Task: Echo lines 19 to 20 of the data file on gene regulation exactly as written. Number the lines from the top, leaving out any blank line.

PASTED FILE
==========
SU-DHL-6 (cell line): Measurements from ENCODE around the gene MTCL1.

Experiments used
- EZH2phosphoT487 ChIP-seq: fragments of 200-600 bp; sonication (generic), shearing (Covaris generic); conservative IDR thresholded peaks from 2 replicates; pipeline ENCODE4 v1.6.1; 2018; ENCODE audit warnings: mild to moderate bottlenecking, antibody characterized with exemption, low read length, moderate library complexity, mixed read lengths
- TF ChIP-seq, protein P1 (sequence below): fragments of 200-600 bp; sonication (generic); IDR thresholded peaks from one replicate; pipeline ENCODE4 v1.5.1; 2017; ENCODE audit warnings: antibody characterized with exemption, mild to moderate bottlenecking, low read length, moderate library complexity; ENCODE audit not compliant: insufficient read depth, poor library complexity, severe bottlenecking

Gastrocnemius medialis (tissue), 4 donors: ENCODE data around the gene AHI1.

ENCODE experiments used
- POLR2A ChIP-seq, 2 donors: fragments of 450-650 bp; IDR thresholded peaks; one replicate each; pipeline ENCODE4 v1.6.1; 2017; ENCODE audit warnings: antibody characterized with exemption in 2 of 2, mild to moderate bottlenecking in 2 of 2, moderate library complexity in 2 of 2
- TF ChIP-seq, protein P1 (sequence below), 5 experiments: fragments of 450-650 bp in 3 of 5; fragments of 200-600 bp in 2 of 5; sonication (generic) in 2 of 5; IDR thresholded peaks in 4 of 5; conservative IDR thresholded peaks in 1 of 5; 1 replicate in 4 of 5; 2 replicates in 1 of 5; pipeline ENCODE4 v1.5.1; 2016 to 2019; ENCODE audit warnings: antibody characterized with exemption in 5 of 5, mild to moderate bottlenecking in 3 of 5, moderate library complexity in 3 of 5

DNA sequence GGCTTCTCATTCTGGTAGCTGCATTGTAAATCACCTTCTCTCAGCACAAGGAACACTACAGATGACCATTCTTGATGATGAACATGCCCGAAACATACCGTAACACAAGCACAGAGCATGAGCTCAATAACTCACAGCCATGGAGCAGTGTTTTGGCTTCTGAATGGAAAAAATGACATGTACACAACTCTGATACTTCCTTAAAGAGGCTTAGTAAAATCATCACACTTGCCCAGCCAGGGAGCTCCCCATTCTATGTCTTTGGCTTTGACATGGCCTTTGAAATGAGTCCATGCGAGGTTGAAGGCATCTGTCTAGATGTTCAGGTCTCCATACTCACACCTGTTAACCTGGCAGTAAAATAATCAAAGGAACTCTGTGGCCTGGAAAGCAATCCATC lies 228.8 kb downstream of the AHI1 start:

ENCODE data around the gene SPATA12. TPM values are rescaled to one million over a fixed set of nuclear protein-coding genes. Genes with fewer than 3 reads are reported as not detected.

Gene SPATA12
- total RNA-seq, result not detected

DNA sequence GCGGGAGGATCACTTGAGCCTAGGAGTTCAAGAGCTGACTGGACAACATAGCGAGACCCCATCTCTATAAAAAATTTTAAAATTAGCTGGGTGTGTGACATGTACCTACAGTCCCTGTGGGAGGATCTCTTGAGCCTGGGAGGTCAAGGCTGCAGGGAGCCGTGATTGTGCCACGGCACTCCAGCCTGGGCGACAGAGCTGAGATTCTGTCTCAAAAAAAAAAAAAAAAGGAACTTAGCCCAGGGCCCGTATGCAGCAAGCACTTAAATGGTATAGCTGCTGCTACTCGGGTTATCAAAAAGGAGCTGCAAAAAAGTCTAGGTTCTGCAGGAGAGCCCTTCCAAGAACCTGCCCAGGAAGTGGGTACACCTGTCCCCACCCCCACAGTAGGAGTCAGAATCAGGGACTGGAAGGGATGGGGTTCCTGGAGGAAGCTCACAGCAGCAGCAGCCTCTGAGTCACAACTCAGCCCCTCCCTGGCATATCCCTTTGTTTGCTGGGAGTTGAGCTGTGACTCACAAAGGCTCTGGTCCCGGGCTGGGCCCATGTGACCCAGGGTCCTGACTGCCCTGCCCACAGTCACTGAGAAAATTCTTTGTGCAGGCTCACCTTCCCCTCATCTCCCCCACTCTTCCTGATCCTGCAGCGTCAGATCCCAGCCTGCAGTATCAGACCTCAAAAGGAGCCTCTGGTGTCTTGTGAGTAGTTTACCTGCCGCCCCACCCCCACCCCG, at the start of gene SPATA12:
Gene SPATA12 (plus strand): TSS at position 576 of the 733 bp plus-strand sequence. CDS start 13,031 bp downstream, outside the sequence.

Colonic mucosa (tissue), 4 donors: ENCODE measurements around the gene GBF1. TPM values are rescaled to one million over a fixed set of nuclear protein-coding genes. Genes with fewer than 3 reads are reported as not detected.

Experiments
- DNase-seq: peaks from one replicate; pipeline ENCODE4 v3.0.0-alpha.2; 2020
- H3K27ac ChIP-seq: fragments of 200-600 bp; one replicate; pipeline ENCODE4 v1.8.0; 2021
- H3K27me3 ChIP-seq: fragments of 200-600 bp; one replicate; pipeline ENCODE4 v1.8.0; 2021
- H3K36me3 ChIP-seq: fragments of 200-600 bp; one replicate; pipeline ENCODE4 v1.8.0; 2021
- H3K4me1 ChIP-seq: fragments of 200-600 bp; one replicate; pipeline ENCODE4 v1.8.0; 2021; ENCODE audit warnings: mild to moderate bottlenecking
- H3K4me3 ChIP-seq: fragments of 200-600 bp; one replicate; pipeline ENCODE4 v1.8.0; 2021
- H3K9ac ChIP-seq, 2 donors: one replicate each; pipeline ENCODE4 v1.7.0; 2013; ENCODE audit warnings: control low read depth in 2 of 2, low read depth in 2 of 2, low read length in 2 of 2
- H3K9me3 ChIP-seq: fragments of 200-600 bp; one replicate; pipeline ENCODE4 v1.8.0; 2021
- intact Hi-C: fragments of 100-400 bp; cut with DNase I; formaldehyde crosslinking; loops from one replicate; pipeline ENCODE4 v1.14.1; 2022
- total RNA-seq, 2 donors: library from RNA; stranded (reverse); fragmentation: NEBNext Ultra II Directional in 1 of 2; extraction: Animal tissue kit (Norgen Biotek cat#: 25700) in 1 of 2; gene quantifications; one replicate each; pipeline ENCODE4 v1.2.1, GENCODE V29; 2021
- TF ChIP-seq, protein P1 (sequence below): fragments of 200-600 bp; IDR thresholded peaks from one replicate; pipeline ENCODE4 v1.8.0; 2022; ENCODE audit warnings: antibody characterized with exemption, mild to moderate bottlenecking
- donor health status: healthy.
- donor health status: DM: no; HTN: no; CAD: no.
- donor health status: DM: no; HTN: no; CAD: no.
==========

- H3K27me3 ChIP-seq: fragments of 200-600 bp; one replicate; pipeline ENCODE4 v1.8.0; 2021
- H3K36me3 ChIP-seq: fragments of 200-600 bp; one replicate; pipeline ENCODE4 v1.8.0; 2021